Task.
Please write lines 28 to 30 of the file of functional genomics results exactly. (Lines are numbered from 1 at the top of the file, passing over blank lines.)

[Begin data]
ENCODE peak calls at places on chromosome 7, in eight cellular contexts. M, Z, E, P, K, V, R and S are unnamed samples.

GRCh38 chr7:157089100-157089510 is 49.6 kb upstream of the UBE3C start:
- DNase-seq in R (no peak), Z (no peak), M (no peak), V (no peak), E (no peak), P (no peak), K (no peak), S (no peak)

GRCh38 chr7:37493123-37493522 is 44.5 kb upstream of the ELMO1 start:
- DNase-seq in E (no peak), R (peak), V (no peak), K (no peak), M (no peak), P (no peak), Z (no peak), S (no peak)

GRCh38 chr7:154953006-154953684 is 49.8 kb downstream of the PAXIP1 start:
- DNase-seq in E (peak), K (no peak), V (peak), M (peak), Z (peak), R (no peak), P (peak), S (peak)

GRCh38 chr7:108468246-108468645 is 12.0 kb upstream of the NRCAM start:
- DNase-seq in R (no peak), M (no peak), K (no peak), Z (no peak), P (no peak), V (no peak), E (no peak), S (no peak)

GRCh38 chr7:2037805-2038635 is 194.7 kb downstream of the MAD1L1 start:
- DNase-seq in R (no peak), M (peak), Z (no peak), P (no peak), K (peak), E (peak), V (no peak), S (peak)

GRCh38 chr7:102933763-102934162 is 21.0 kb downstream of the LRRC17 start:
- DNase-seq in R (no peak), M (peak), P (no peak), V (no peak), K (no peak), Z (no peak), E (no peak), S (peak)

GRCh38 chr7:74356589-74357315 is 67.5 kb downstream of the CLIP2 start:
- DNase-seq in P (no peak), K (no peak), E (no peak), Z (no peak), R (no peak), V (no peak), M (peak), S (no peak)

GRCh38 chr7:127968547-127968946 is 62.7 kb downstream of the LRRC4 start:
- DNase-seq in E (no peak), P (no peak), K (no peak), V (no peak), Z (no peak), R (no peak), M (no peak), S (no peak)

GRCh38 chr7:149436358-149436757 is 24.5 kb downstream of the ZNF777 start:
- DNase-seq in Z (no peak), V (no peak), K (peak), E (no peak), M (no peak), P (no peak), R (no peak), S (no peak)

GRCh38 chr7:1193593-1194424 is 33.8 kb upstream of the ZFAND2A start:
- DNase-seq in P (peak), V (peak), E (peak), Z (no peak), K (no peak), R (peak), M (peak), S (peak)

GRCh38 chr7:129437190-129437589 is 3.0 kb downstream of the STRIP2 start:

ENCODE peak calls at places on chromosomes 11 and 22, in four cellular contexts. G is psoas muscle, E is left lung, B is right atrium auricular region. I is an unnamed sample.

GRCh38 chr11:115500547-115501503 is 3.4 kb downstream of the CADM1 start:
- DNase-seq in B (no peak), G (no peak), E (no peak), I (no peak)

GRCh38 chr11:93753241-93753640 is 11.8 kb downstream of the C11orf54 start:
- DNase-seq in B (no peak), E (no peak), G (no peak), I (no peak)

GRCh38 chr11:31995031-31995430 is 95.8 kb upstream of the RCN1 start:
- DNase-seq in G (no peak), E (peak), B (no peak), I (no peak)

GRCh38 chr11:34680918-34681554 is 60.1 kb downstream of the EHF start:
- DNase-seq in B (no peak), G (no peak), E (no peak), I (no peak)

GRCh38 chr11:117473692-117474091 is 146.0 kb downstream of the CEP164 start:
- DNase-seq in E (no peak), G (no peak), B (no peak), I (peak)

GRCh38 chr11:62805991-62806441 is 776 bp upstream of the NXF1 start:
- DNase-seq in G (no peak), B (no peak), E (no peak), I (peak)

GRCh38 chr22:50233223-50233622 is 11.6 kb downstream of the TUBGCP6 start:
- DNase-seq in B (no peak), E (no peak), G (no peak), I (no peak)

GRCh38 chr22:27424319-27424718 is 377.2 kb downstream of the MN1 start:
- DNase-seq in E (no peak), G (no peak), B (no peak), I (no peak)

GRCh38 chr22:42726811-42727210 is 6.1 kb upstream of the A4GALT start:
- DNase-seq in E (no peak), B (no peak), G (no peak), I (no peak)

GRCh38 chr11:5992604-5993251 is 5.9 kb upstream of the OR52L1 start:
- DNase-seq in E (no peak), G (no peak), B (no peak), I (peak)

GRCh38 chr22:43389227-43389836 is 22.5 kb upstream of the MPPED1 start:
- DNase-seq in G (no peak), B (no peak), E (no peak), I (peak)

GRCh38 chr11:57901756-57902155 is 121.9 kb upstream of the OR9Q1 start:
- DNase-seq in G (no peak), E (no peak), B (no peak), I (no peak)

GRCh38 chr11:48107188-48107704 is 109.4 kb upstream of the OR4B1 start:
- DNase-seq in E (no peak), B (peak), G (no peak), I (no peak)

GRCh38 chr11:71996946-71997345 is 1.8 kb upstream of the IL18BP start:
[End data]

GRCh38 chr11:31995031-31995430 is 95.8 kb upstream of the RCN1 start:
- DNase-seq in G (no peak), E (peak), B (no peak), I (no peak)

GRCh38 chr11:34680918-34681554 is 60.1 kb downstream of the EHF start: